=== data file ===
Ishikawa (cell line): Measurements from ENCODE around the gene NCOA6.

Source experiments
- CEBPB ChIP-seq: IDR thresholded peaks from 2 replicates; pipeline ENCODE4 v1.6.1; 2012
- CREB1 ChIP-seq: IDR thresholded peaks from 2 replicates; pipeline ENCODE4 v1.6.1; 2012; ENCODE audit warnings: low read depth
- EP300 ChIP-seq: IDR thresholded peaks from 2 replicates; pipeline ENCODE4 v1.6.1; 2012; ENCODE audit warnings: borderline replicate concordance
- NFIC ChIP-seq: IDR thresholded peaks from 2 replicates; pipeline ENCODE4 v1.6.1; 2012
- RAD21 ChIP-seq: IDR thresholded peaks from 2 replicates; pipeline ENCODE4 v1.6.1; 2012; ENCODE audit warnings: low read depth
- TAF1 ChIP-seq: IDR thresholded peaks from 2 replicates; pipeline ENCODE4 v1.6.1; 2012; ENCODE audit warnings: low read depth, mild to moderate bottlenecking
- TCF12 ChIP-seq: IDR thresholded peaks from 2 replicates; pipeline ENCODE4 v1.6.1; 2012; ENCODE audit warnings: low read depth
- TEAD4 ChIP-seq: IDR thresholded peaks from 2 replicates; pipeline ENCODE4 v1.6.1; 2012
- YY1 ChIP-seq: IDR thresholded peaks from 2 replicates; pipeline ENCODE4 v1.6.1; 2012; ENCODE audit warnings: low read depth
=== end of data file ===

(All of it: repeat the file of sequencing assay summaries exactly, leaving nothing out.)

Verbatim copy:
Ishikawa (cell line): Measurements from ENCODE around the gene NCOA6.

Source experiments
- CEBPB ChIP-seq: IDR thresholded peaks from 2 replicates; pipeline ENCODE4 v1.6.1; 2012
- CREB1 ChIP-seq: IDR thresholded peaks from 2 replicates; pipeline ENCODE4 v1.6.1; 2012; ENCODE audit warnings: low read depth
- EP300 ChIP-seq: IDR thresholded peaks from 2 replicates; pipeline ENCODE4 v1.6.1; 2012; ENCODE audit warnings: borderline replicate concordance
- NFIC ChIP-seq: IDR thresholded peaks from 2 replicates; pipeline ENCODE4 v1.6.1; 2012
- RAD21 ChIP-seq: IDR thresholded peaks from 2 replicates; pipeline ENCODE4 v1.6.1; 2012; ENCODE audit warnings: low read depth
- TAF1 ChIP-seq: IDR thresholded peaks from 2 replicates; pipeline ENCODE4 v1.6.1; 2012; ENCODE audit warnings: low read depth, mild to moderate bottlenecking
- TCF12 ChIP-seq: IDR thresholded peaks from 2 replicates; pipeline ENCODE4 v1.6.1; 2012; ENCODE audit warnings: low read depth
- TEAD4 ChIP-seq: IDR thresholded peaks from 2 replicates; pipeline ENCODE4 v1.6.1; 2012
- YY1 ChIP-seq: IDR thresholded peaks from 2 replicates; pipeline ENCODE4 v1.6.1; 2012; ENCODE audit warnings: low read depth